|Nicholas Ray Director||previously directed A Woman's Secret|
Adapted from a novel by Dorothy B. Hughes, Humphrey Bogart stars as Dixon Steele, a cynical and disillusioned Hollywood screenwriter.
The final ending of the film was heavily improvised, after Nicholas Ray wasn't happy with the scripted ending.3 More Trivia
I was born when she kissed me. I died when she left me. I lived a few weeks while she loved me.
|Edmund H. North|
|Dorothy B. Hughes||original novel|
|Humphrey Bogart||Dixon Steele|
|Gloria Grahame||Laurel Gray|
|Frank Lovejoy||Det. Sgt. Brub Nicolai|
|Carl Benton Reid||Capt. Lochner|
|Art Smith||Agent Mel Lippman|
|Jeff Donnell||Sylvia Nicolai|
|Martha Stewart||Mildred Atkinson|
|Robert Warwick||Charlie Waterman|
|Morris Ankrum||Lloyd Barnes|
|William Ching||Ted Barton|
|See Full Credits|
Dixon Steele is a down-on-his-luck Hollywood screenwriter who hasn't written any big pictures for quite some time. While visiting a bar one night his agent proposes a book-adaptation job, based on a popular fiction novel. Steele stubbornly resists, less that thrilled by the premise of the book, but eventually gives in and agrees to at least read it over.
Rather that suffer through it himself, he decides to take a hat check girl named Mildred, who has read the book, to his house to dictate the story to him. As he is accompanying her to his apartment, Steele passes a new tenant, Laurel Gray. Once Mildred has finished with her very enthusiastic summary of the plot (and confirmed Dix's suspicions that the book is garbage), he gives her some money for a taxi and bids her goodnight.
The next morning Dixon is awakened by an old friend from his army years, Detective Brub Nicolai. But the detective isn't dropping in on a social call; Dix is to be brought in for questioning. Nicolai accompanies Dix down to the station, where he learns from Captain Lochner that Mildred had been found dead the previous night. Dix appears thoroughly unmoved, more annoyed at being woken up early than hearing about a murder, which immediately sets off Lochner's suspicions. In order to prove Dixon's alibi, Nicolai brings in Laurel Gray, who confirms that she had seen Dix in his apartment last night, and that he hadn't left the house with Mildred.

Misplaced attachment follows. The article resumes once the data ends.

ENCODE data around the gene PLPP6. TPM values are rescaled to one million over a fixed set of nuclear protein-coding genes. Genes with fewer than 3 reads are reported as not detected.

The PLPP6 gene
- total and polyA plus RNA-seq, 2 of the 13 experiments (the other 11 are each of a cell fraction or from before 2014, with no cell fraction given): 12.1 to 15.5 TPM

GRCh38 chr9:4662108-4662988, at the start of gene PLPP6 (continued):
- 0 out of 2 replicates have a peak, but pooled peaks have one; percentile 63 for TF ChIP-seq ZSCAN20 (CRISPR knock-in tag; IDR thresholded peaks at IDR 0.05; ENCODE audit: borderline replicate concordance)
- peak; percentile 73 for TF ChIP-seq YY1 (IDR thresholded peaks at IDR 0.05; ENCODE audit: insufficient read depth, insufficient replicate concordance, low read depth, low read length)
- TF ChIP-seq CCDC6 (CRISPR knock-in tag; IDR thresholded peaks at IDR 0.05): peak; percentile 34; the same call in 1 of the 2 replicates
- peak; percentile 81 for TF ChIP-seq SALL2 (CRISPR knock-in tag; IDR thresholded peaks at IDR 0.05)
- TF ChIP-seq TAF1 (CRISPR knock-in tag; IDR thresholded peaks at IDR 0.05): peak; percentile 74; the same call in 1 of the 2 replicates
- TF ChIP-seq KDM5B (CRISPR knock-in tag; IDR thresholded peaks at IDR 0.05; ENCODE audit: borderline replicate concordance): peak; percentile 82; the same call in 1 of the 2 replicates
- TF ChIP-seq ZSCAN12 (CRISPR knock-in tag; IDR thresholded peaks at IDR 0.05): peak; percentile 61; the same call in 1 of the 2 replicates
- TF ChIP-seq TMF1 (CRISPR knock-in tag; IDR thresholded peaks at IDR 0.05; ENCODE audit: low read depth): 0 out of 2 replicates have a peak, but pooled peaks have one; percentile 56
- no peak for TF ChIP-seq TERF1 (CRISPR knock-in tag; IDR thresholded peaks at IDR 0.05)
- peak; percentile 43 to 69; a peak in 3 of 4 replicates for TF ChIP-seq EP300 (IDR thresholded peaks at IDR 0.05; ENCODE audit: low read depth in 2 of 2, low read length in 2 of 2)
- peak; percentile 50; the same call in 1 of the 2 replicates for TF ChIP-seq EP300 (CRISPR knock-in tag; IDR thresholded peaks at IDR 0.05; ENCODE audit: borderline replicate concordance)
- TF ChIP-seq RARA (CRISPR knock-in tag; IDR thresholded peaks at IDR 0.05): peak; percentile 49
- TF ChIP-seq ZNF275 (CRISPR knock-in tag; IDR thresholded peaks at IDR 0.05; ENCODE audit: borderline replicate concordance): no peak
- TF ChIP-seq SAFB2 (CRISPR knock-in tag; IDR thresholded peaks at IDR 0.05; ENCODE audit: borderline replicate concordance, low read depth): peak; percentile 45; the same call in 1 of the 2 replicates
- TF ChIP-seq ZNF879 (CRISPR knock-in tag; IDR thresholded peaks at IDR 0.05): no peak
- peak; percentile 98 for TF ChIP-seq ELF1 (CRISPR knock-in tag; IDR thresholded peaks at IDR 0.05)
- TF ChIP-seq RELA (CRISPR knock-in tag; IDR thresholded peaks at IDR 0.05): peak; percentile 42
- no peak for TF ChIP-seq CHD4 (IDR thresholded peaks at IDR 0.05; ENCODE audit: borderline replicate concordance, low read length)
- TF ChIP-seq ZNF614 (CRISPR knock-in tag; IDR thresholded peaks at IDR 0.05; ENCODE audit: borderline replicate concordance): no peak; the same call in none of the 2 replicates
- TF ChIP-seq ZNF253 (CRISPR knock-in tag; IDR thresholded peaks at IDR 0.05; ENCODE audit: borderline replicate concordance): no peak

Dix, intrigued by Laurel, goes to her apartment later in the day to flirt with her. A passionate romance develops between the two, which invigorates Dix into action--he begins typing up script pages with a vengeance. Captain Lochner, still suspicious of Dix, warns Laurel about her boyfriend's explosively hot-headed personality, citing records of various outbursts of violence in the past. Laurel at first pays no attention to these warnings, but gradually various peculiarities begin to snag in Laurel's mind, though she conceals these thoughts from Dix. One night Dixon finds out about Lochner's warnings and flies into an uncontrollable rage, driving off wildly in his car. He has a near-accident with another car, and when a man gets out and begins to complain, Dix savagely beats him to the ground. He is only just stopped short of smashing the man's head with a rock by Laurel's screaming pleas from behind him.
Laurel becomes increasingly afraid of Dix, and uncertain as to his innocence in Mildred's murder. She can no longer sleep at night without using pills. When Dix proposes marriage she accepts, but only out of fear and dread of what he might do if she refused. She decides to leave the city and begins packing her suitcase, only to be caught by a surprise visit from her fiancé. When he realizes that she is trying to leave him, Dix's blinding rage is so strong that he wrestles Mildred into submission on her bed and begins to choke her, only coming to his senses when the phone rings. The call is from Captain Lochner, who wants to apologize for the strain he had put on the both of them--Mildred's girlfriend has just confessed to the murder. Unfortunately the relationship is irrevocably broken, and the film ends as Dixon slowly trudges away from the apartments, with Laurel looking on from her doorway.
The movie is based on a book of the same name by Dorothy B. Hughes. Though it takes elements from the novel, the film tells a very different story. In the book, Dixon is a sociopathic serial killer, and the plot focuses on his life and how he deals with the police investigation of a murder that he has committed. The novel has recently gone back into print.